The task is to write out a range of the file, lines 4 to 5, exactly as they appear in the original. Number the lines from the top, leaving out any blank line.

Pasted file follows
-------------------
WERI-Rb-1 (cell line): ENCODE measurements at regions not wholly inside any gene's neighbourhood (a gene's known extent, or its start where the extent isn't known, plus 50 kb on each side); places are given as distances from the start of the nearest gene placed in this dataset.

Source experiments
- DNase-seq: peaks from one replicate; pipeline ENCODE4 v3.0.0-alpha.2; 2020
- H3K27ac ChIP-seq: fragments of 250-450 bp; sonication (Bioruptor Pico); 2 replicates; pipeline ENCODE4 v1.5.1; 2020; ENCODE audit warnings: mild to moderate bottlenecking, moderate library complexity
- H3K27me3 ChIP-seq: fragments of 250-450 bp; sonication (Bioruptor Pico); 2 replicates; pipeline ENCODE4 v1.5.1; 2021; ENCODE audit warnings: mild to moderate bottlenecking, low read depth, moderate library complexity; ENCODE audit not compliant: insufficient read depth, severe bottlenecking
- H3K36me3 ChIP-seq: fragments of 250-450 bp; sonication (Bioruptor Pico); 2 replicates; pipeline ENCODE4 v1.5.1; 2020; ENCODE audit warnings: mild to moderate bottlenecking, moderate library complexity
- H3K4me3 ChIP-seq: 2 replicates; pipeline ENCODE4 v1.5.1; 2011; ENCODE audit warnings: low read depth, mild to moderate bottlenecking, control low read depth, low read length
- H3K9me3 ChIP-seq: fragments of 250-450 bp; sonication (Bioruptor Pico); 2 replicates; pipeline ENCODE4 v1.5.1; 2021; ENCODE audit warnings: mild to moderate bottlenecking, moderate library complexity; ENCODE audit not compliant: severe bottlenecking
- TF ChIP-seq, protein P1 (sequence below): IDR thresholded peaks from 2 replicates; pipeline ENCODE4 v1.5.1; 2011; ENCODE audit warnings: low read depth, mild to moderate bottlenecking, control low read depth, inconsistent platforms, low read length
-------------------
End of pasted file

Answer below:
- H3K27ac ChIP-seq: fragments of 250-450 bp; sonication (Bioruptor Pico); 2 replicates; pipeline ENCODE4 v1.5.1; 2020; ENCODE audit warnings: mild to moderate bottlenecking, moderate library complexity
- H3K27me3 ChIP-seq: fragments of 250-450 bp; sonication (Bioruptor Pico); 2 replicates; pipeline ENCODE4 v1.5.1; 2021; ENCODE audit warnings: mild to moderate bottlenecking, low read depth, moderate library complexity; ENCODE audit not compliant: insufficient read depth, severe bottlenecking